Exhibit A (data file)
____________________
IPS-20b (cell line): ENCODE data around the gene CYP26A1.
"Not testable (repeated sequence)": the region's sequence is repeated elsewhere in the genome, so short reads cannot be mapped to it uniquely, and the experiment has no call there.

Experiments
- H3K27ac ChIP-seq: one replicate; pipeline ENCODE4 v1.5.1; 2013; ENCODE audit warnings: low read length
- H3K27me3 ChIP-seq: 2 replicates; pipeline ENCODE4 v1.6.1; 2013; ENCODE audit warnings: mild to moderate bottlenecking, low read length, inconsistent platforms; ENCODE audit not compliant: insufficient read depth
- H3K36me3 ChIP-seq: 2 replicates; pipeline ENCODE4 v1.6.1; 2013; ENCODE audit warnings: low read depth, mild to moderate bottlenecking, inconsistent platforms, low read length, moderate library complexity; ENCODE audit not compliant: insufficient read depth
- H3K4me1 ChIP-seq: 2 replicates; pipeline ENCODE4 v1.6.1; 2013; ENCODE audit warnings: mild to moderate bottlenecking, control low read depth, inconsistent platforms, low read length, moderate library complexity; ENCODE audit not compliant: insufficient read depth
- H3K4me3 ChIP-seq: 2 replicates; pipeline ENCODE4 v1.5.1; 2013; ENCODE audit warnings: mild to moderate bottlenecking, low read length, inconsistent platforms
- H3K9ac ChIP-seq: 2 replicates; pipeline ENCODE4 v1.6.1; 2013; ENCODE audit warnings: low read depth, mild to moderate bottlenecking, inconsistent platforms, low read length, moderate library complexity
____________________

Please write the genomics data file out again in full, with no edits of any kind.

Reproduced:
IPS-20b (cell line): ENCODE data around the gene CYP26A1.
"Not testable (repeated sequence)": the region's sequence is repeated elsewhere in the genome, so short reads cannot be mapped to it uniquely, and the experiment has no call there.

Experiments
- H3K27ac ChIP-seq: one replicate; pipeline ENCODE4 v1.5.1; 2013; ENCODE audit warnings: low read length
- H3K27me3 ChIP-seq: 2 replicates; pipeline ENCODE4 v1.6.1; 2013; ENCODE audit warnings: mild to moderate bottlenecking, low read length, inconsistent platforms; ENCODE audit not compliant: insufficient read depth
- H3K36me3 ChIP-seq: 2 replicates; pipeline ENCODE4 v1.6.1; 2013; ENCODE audit warnings: low read depth, mild to moderate bottlenecking, inconsistent platforms, low read length, moderate library complexity; ENCODE audit not compliant: insufficient read depth
- H3K4me1 ChIP-seq: 2 replicates; pipeline ENCODE4 v1.6.1; 2013; ENCODE audit warnings: mild to moderate bottlenecking, control low read depth, inconsistent platforms, low read length, moderate library complexity; ENCODE audit not compliant: insufficient read depth
- H3K4me3 ChIP-seq: 2 replicates; pipeline ENCODE4 v1.5.1; 2013; ENCODE audit warnings: mild to moderate bottlenecking, low read length, inconsistent platforms
- H3K9ac ChIP-seq: 2 replicates; pipeline ENCODE4 v1.6.1; 2013; ENCODE audit warnings: low read depth, mild to moderate bottlenecking, inconsistent platforms, low read length, moderate library complexity